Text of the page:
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ISSN 0869-5377
The Logos Journal

Optimistic Skepticism About Free Will

Author: Pereboom Derk

About author:
Susan Linn Sage Professor, Cornell University. Address: 218 Goldwin Smith Hall, 14853-3201 Ithaca, NY, USA. E-mail:

The author of the paper presents an argument for his theory of hard incompatibilism. According to this position, people do not have the type of free will that is required for moral responsibility. The general argument for this view consists of three parts. In the first one, the author argues against compatibilism, or the thesis that free will is compatible with determinism. If causal determinism holds, then our actions are determined by factors beyond our control. This kind of determination would exclude freedom and responsibility. To prove this point, the author proposes a four-case manipulation argument, which demonstrates how even the best compatibilist theories pose problems for understanding responsibility and free will. In the second part of the article, the author argues against libertarianism, or the thesis that free will is compatible with causal indeterminism. The author points out that given our best physical theories, the idea of substance causation by agents is not credible. On the other hand, the metaphysics of indeterministically connected events could not provide the kind of control that would be sufficient for freedom and responsibility. The author proves this point by presenting the case of the disappearing agent. In the third part of the article, the author reflects on the consequences that giving up on the idea of free will and moral responsibility could have for our social institutions and for our sense of meaning in life. He argues that these consequences would not be as harmful as many may suppose. Moreover, he argues that life and society would improve and become more humane if we were to give up on the idea of moral responsibility.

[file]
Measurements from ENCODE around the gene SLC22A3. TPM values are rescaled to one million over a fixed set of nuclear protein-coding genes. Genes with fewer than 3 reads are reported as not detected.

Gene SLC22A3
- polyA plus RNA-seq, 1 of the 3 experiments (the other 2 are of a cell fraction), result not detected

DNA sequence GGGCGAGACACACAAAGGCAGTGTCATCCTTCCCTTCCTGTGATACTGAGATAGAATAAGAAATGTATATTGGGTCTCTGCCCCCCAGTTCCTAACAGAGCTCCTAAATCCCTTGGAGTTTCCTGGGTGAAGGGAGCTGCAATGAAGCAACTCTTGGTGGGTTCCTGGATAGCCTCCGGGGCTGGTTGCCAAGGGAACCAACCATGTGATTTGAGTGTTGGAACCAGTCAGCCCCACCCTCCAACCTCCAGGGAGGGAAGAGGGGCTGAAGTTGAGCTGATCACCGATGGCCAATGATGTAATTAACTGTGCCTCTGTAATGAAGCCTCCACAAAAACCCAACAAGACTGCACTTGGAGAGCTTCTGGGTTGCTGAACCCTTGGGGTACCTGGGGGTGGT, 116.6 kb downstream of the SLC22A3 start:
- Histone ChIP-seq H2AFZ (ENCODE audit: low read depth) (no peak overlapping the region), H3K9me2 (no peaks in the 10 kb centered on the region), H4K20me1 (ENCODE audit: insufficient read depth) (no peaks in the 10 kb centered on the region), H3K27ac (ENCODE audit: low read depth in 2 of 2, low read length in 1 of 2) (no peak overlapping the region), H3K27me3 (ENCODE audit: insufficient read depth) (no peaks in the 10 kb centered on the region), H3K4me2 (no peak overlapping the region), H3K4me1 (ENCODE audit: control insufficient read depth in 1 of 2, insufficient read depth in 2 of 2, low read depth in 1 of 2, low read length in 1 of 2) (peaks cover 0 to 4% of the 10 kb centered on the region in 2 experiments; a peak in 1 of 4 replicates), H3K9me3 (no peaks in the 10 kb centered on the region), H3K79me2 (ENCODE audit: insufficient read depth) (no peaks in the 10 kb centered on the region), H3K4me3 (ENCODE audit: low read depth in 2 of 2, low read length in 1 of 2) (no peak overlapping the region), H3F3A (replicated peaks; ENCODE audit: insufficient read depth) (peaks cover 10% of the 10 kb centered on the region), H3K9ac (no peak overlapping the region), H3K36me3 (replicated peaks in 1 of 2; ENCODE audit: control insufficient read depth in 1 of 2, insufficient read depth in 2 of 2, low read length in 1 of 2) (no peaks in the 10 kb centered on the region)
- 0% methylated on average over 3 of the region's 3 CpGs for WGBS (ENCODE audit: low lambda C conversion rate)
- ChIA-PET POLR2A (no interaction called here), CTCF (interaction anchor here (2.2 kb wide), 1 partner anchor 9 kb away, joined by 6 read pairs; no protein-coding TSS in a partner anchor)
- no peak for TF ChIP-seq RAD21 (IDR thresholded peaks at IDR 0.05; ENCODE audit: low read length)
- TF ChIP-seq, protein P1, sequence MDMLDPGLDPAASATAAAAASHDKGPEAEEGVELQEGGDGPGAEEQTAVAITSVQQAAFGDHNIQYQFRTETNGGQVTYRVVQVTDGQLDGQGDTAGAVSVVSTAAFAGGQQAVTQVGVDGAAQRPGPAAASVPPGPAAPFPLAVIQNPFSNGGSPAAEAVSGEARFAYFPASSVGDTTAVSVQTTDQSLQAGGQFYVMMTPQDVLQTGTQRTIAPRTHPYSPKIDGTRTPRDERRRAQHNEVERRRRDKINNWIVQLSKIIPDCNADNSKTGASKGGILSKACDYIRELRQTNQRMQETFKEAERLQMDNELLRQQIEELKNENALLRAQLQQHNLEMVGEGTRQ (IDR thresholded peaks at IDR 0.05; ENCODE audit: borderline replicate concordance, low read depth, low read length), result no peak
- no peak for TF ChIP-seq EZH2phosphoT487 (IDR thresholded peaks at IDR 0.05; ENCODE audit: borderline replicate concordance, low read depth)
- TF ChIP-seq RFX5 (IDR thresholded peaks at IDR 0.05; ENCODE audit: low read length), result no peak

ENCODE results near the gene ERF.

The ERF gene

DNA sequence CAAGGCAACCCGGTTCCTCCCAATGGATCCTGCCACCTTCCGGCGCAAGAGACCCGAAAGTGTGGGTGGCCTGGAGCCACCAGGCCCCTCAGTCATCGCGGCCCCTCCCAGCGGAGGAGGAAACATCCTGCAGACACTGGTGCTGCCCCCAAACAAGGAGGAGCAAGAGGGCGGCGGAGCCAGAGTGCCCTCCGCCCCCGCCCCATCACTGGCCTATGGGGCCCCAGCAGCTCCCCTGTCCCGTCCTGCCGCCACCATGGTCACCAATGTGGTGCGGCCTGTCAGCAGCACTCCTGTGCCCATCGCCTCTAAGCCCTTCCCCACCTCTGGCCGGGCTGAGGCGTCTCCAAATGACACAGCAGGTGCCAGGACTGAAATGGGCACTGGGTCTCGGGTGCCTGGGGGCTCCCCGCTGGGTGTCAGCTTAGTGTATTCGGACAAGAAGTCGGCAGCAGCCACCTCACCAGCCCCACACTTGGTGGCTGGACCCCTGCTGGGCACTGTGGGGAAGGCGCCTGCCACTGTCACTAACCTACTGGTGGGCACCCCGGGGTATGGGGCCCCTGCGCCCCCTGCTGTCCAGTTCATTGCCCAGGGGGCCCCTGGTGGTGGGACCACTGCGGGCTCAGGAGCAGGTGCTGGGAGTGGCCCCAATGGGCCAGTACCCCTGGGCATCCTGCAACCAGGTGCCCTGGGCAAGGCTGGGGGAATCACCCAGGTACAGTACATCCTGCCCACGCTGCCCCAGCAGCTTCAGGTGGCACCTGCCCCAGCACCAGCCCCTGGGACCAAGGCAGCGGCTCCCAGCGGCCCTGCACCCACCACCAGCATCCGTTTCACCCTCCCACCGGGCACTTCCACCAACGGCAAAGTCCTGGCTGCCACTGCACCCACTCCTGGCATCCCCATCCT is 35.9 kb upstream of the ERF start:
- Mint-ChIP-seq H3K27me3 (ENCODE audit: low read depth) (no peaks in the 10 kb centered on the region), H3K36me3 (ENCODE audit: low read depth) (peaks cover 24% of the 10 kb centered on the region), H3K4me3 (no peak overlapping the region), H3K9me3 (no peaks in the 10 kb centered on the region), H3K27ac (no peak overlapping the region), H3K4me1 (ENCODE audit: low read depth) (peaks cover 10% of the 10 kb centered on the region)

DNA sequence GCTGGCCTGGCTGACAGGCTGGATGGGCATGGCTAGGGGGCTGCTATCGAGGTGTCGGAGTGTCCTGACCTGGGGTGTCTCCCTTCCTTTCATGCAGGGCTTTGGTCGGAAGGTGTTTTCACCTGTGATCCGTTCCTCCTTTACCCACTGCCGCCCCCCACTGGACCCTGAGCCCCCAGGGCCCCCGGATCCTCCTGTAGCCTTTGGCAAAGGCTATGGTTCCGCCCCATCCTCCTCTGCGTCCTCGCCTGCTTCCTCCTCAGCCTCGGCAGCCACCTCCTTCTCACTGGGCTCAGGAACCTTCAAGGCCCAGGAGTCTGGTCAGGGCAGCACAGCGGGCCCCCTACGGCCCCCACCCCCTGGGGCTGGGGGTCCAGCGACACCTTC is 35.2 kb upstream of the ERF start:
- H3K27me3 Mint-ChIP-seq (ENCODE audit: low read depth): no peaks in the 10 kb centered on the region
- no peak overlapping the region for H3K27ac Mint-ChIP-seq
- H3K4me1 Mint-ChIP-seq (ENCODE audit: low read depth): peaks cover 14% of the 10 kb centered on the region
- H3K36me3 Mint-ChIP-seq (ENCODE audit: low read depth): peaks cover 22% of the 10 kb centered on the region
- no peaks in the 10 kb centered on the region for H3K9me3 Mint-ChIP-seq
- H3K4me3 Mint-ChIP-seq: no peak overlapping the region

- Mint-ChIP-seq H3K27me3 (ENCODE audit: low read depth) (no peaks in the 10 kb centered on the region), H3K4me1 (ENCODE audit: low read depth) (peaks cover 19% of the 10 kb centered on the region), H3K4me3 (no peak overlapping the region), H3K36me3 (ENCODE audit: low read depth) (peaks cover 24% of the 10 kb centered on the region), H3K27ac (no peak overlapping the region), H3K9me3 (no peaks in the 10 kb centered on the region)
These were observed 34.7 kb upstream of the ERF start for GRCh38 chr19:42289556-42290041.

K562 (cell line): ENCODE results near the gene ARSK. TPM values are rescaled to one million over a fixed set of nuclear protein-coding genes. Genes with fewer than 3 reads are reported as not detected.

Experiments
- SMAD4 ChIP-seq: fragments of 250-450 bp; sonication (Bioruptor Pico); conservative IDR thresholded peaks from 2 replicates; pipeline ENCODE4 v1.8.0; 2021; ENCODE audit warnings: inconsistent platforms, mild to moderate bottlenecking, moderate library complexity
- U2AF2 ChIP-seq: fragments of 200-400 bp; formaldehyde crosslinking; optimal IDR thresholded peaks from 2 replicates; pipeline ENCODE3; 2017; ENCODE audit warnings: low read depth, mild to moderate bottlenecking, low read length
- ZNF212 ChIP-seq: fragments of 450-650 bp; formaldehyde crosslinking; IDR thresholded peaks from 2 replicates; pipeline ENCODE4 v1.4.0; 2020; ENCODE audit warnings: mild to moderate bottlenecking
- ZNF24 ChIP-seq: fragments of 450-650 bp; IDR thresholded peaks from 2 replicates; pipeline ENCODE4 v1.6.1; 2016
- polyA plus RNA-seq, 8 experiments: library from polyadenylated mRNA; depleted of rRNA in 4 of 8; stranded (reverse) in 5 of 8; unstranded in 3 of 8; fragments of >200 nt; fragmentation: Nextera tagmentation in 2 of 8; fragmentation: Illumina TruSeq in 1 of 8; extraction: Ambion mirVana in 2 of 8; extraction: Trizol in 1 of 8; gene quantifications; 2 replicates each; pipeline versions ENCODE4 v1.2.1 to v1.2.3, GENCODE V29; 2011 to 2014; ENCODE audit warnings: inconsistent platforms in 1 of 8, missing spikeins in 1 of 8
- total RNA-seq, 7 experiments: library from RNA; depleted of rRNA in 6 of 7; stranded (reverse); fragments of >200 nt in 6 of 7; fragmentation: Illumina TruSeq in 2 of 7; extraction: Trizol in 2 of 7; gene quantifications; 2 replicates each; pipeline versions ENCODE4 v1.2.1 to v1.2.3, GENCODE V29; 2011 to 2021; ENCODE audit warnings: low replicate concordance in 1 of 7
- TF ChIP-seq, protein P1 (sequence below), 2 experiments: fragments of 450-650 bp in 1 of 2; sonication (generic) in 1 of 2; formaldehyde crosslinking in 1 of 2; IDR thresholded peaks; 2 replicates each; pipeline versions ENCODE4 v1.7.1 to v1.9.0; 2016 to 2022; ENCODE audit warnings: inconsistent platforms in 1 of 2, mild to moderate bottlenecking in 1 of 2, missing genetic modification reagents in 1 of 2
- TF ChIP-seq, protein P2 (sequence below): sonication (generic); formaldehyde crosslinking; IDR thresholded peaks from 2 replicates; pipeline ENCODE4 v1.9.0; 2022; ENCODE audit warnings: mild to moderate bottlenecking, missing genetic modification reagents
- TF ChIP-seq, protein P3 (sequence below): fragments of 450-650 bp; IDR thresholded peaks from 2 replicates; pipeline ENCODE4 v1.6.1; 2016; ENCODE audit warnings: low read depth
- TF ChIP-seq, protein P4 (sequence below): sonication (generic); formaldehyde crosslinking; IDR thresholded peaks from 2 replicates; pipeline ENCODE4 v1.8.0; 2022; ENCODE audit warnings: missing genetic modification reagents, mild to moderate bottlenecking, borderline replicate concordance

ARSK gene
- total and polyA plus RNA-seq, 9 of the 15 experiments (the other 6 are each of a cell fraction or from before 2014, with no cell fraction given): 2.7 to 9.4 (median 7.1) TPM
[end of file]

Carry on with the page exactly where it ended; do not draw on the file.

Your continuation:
Keywords: free will; determinism; compatibilism; incompatibilism; hard incompatibilism; skepticism; manipulation argument; responsibility

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